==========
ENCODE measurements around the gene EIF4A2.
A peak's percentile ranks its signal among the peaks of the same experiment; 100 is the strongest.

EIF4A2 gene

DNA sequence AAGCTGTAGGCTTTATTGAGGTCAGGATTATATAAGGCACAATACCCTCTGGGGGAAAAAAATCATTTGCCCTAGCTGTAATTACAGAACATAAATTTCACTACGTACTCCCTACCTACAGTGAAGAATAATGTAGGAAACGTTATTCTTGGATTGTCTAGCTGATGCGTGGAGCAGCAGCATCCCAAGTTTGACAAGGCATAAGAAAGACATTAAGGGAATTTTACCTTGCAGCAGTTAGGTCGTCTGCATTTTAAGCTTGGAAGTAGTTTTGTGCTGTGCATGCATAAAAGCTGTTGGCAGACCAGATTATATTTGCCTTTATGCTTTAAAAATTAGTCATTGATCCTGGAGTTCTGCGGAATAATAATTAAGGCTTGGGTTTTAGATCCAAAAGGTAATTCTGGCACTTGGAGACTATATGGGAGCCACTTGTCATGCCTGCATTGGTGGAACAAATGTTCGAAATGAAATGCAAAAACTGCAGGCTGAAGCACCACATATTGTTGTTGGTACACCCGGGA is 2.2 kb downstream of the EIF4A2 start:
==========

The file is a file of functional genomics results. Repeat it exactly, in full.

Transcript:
ENCODE measurements around the gene EIF4A2.
A peak's percentile ranks its signal among the peaks of the same experiment; 100 is the strongest.

EIF4A2 gene

DNA sequence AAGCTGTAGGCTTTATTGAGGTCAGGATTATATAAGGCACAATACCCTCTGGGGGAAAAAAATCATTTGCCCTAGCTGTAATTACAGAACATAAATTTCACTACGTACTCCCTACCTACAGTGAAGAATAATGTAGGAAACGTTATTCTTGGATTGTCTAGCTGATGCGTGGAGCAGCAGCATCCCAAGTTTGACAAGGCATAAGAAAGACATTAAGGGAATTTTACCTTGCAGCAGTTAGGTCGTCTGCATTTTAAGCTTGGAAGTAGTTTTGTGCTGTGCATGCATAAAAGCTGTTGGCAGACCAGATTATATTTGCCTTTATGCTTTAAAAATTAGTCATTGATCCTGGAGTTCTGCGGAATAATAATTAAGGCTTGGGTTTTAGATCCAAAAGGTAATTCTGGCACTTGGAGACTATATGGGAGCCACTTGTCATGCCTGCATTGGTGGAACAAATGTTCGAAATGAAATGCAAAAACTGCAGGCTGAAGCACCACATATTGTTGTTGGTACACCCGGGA is 2.2 kb downstream of the EIF4A2 start: